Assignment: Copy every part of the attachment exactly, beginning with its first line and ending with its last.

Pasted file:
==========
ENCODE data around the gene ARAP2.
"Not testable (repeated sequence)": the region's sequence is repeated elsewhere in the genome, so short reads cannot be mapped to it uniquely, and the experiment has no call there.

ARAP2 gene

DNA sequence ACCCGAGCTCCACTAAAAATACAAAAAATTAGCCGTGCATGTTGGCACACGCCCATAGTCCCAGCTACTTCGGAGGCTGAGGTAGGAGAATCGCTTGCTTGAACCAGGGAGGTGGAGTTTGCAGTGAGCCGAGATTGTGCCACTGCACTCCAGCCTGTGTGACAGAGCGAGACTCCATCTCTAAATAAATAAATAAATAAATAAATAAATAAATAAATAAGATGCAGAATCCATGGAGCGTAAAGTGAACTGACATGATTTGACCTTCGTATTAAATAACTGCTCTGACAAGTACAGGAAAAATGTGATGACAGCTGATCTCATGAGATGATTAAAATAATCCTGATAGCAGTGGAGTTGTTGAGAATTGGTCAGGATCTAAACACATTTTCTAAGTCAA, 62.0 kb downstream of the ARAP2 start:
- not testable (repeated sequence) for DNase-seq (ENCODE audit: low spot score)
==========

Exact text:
ENCODE data around the gene ARAP2.
"Not testable (repeated sequence)": the region's sequence is repeated elsewhere in the genome, so short reads cannot be mapped to it uniquely, and the experiment has no call there.

ARAP2 gene

DNA sequence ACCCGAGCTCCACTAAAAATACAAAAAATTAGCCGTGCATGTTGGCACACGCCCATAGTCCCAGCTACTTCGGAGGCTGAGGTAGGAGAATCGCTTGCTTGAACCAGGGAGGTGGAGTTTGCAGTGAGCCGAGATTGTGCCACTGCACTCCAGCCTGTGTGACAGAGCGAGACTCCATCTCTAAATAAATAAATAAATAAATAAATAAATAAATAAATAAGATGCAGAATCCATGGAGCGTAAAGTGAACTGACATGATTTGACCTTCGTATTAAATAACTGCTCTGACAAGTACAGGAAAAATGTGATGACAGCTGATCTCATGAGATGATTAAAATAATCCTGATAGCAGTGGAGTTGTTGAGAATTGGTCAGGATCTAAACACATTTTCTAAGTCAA, 62.0 kb downstream of the ARAP2 start:
- not testable (repeated sequence) for DNase-seq (ENCODE audit: low spot score)